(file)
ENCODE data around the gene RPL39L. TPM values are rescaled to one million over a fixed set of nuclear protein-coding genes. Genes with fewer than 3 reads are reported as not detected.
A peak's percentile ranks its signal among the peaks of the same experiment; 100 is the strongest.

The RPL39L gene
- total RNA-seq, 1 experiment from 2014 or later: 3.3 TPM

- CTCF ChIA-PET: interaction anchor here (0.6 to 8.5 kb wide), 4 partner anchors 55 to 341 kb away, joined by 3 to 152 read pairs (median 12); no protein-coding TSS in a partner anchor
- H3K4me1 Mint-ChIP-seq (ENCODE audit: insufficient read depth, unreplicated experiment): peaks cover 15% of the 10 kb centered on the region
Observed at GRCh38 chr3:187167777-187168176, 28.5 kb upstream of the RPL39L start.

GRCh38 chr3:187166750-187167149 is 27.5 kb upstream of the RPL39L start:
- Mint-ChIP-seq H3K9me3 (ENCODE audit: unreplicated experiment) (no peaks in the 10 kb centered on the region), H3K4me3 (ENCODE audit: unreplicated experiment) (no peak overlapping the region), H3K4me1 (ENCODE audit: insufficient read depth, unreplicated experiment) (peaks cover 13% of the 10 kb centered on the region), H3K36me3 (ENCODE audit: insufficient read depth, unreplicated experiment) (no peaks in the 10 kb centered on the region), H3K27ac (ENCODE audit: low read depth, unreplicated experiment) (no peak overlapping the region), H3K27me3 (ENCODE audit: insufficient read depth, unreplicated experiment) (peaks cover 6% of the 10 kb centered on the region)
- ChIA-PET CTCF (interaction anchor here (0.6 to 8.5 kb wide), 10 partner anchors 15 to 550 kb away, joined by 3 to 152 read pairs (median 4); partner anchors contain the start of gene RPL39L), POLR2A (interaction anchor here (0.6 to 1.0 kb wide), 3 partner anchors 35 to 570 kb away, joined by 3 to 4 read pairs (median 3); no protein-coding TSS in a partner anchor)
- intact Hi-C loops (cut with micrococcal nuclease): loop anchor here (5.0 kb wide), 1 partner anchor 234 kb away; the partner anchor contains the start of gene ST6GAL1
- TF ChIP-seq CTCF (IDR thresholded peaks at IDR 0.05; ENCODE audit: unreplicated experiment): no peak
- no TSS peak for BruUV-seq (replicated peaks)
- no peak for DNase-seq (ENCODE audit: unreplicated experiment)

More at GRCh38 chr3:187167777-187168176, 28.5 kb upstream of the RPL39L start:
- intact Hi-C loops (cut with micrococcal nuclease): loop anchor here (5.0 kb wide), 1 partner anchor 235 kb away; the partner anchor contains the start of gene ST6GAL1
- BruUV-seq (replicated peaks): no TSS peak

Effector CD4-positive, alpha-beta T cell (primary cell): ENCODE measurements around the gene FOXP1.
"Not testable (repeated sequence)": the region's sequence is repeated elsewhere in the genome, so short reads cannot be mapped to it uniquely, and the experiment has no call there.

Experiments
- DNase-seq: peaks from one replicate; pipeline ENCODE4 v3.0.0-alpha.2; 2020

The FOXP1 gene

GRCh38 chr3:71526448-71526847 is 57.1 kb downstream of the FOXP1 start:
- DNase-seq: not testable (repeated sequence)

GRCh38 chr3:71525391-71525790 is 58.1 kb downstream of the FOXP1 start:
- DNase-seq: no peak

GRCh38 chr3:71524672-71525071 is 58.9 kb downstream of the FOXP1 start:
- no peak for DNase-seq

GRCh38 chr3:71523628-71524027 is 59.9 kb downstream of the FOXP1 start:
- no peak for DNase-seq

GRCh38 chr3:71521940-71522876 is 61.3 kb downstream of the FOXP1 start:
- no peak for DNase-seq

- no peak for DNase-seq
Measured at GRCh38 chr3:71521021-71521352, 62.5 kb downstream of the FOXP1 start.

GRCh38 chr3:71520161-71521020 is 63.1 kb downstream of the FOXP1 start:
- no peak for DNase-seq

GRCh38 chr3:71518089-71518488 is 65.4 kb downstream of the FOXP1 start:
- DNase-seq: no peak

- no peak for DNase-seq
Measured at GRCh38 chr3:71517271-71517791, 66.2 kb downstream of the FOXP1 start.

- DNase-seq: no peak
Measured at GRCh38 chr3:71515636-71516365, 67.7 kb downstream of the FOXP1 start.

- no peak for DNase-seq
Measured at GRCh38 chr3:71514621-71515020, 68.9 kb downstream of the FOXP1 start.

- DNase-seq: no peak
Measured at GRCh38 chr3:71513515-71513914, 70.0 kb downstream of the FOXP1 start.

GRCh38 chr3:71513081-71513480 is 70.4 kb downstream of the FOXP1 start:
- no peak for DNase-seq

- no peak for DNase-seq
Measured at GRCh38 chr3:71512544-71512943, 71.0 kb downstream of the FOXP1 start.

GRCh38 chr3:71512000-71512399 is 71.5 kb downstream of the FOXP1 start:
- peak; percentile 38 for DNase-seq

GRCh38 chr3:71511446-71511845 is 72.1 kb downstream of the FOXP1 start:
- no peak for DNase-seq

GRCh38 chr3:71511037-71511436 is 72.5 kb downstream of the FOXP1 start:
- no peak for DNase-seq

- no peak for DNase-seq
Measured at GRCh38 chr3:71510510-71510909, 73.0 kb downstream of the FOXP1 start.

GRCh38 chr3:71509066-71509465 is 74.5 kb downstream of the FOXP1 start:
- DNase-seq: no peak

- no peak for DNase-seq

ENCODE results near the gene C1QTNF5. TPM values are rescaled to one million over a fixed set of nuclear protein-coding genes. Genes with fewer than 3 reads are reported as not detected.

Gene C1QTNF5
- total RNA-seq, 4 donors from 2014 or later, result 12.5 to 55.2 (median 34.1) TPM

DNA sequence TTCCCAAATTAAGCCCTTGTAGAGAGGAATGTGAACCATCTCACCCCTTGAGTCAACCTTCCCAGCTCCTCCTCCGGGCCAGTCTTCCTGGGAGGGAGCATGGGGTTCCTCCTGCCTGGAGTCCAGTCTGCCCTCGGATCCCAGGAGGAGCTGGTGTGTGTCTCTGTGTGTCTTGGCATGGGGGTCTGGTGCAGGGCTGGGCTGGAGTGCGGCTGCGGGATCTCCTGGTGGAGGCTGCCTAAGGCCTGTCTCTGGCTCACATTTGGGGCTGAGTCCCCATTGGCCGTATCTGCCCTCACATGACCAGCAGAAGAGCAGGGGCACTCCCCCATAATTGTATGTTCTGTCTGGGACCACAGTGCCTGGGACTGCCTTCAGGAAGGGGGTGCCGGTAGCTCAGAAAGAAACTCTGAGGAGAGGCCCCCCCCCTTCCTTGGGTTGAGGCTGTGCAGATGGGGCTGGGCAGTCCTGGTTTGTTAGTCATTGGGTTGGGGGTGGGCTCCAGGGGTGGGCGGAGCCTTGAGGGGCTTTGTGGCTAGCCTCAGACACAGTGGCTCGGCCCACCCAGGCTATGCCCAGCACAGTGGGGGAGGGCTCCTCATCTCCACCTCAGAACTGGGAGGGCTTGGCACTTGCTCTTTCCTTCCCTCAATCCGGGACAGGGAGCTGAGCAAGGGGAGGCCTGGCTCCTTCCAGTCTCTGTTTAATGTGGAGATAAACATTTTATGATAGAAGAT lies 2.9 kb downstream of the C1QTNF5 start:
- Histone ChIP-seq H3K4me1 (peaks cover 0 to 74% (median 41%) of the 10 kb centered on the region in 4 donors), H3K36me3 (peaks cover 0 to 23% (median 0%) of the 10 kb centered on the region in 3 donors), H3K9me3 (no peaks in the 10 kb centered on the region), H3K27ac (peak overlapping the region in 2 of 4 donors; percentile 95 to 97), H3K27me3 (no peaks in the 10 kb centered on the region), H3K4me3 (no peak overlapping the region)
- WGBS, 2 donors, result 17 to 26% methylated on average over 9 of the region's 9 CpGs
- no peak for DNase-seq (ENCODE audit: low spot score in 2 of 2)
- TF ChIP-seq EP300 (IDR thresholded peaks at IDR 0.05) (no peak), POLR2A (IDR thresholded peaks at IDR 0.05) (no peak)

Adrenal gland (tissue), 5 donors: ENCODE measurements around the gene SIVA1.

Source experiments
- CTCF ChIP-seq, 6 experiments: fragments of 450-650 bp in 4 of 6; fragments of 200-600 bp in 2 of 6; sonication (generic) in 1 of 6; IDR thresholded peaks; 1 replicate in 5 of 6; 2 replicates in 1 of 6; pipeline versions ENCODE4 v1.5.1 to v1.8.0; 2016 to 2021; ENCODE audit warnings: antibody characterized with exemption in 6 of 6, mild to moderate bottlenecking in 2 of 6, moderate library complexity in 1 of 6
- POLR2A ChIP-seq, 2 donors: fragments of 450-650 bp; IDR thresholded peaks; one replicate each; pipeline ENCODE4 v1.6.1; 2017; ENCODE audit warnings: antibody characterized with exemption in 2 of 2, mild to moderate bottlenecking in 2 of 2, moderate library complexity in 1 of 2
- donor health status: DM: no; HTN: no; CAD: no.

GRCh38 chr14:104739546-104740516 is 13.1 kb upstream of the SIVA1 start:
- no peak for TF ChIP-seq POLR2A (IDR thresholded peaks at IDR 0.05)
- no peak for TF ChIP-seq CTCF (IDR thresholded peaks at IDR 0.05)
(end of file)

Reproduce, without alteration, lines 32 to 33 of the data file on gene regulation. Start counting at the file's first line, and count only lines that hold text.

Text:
- no peak for DNase-seq

- no peak for DNase-seq